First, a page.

My DM was also a lifelong smoker and tried and failed to give up more times than I care to remember. The turning point ironically came when she discovered she didn't have lung cancer. She'd been poorly for a while, couple of ambulance calls etc, all with chest infections etc but she refused to go to the doctor and get what she thought was the inevitable diagnosis of lung cancer. Eventually we made her go and to her shock she didn't have cancer but does have COPD. This made her stop smoking as she felt she had been given a second chance. She was given brilliant information about how to manage the condition and when to take her steroids and anti b's if she feels a cough coming on etc. She has now been well for two years now but is totally on top of her meds etc, is never slack about taking what she needs when she needs it. Her crutch is her e-cig and there is no way in the world she could have given up without it. Please try and get your DM to persevere with it. My husband has also finally kicked the habit thanks to an e-cig too.
COPD rarely kills people if they listen to the advice, take preventative meds when they need them and do everything they can to prevent an exacerbation. Perhaps get your mum to find out more about the condition and the fact that it's not a terminal diagnosis - yes she will always have it but no it won't kill her - unlike lung cancer. And keep pushing the e-cig

MagicalMrsMistoffelees Mon 01-Feb-16 17:09:28

Thank you so much for all your supportive, helpful comments. They've really touched me and I appreciate you taking the time. Thank you for sharing your stories.

You are right that I have to accept whatever her choices are as there's nothing I can say to influence her. Logic and reason don't seem to factor for smokers trying to quit. Like someone said, the excuses are infinite!

If I give much more anxiety over to this it's going to mess with my head all over again. And that'll be for nowt because I have no control here.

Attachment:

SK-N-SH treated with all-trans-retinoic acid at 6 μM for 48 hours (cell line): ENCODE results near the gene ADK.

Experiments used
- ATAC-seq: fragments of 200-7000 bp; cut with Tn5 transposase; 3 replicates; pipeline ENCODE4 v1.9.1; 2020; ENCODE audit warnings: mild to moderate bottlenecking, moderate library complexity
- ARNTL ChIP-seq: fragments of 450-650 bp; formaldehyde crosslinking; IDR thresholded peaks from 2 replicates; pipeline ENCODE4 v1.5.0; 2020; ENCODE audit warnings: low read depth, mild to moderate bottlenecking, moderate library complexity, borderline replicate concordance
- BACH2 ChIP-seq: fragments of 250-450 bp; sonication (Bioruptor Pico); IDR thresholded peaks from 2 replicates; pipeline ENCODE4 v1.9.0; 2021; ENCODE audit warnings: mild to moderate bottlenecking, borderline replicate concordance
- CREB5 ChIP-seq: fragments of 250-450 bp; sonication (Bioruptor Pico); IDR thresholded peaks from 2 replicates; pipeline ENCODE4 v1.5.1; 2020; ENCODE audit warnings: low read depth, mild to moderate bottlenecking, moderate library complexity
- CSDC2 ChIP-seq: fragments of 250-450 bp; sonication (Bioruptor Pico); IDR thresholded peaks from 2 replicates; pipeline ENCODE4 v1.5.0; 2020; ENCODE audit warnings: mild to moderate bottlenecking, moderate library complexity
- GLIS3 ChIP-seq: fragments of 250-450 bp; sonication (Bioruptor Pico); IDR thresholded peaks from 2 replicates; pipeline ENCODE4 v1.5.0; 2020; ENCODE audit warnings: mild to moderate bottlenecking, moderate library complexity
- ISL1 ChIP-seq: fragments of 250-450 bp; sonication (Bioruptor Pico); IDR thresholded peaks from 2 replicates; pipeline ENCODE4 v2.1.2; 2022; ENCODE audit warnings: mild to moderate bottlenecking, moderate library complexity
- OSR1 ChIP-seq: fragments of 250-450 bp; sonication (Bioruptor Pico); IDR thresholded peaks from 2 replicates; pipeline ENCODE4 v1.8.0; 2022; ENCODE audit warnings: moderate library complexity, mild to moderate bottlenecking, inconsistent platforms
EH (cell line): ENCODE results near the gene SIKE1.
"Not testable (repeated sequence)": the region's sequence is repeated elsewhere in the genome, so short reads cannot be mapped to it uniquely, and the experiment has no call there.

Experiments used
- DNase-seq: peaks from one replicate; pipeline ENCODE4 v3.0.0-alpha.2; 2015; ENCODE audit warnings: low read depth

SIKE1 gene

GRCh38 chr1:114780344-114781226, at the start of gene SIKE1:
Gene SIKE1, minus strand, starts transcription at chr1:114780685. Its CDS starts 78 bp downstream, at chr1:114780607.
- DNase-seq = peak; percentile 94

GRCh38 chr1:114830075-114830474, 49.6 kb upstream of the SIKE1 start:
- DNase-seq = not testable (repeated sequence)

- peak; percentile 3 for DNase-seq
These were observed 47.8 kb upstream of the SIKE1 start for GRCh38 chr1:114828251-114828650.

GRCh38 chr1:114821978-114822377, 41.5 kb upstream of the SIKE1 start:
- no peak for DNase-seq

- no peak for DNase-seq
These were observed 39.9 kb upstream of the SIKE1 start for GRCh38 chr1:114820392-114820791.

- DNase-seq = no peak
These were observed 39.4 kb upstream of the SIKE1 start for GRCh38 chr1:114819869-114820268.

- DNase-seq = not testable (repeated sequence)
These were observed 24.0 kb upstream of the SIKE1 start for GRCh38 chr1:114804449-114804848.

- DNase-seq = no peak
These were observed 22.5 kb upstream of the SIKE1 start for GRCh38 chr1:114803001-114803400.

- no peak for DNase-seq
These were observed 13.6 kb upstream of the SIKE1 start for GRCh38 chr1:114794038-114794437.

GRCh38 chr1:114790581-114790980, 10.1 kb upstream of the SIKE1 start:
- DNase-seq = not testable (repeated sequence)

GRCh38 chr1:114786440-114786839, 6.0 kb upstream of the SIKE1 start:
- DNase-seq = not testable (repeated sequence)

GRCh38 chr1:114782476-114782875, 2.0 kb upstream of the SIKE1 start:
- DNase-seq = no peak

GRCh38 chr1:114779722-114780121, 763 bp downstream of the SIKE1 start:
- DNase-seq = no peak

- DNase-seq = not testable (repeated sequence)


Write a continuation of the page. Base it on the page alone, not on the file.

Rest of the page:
I suppose my frustration is that I had just started to 'accept' the addiction and learn to ignore her continuing to smoke despite her ill-health and then out of nowhere she so determinedly gives it up, I start to raise my hopes and then it starts and I recognise that she is creeping back to it. 'Just one. Just two. I'll finish that last packet but won't buy anymore. I've just bought 10. I always smoke more when I'm ill. confused I'm only smoking in one room of the house.'

It's baffling and I want to understand so I can accept and move on.

Of course she could still make it. I truly hope so as she had come so far.

PuntasticUsername Mon 01-Feb-16 17:12:42

As a long-term serious smoker, she got a kidney transplant?

Sorry, I know it's just one minor point in your post, I just find it a bit curious. I would have thought the smoking would disqualify her from being eligible to receive a new kidney.

RortyCrankle Mon 01-Feb-16 17:18:57

I smoked from age 15 - 68. The only thing which has made me stop, and I had tried many times, was to fall in the garden in 2014 and break my hip and thigh bone resulting in 8 weeks in hospital on traction. I still get the occasional twinge to want a cigarette but am not stupid enough to start again.

It's the hardest thing to stop - the Alan Carr book didn't work for me, nothing did until i was forced to give up.

I wish your DM the best.

MissBattleaxe Mon 01-Feb-16 17:22:53

COPD rarely kills people if they listen to the advice, take preventative meds when they need them and do everything they can to prevent an exacerbation.

Yes it can be managed but it's not true to say it rarely kills people. My Dad did all that and still died. The weak lungs made the heart work harder and it weakens people even when they do as they are told. Sorry to be grim.

TheFogsGettingThicker Mon 01-Feb-16 17:36:11

Your post rang so many bells for me - my MIL sounds just like your mum.

She has COPD too. Then, she had double pneumonia and flu just before Christmas, she was rushed in to hospital and for a tense and frightening 48 hours, she was critical. We really feared she wouldn't see Christmas. We were lucky.

She came out swearing that was it, she was done. No more cigarettes, ever.

That lasted for about two days, then she was back on them. It was heart breaking, but her choice. sad

A chance visit to an e-cig shop on their way back from somewhere, and she got a new one, the sort with a kind of tank attachment. (Sorry, not very up on these things) The previous ones (looked like long cylinder style) she'd had apparently didn't have enough .. oomph, I guess? to draw deeply on.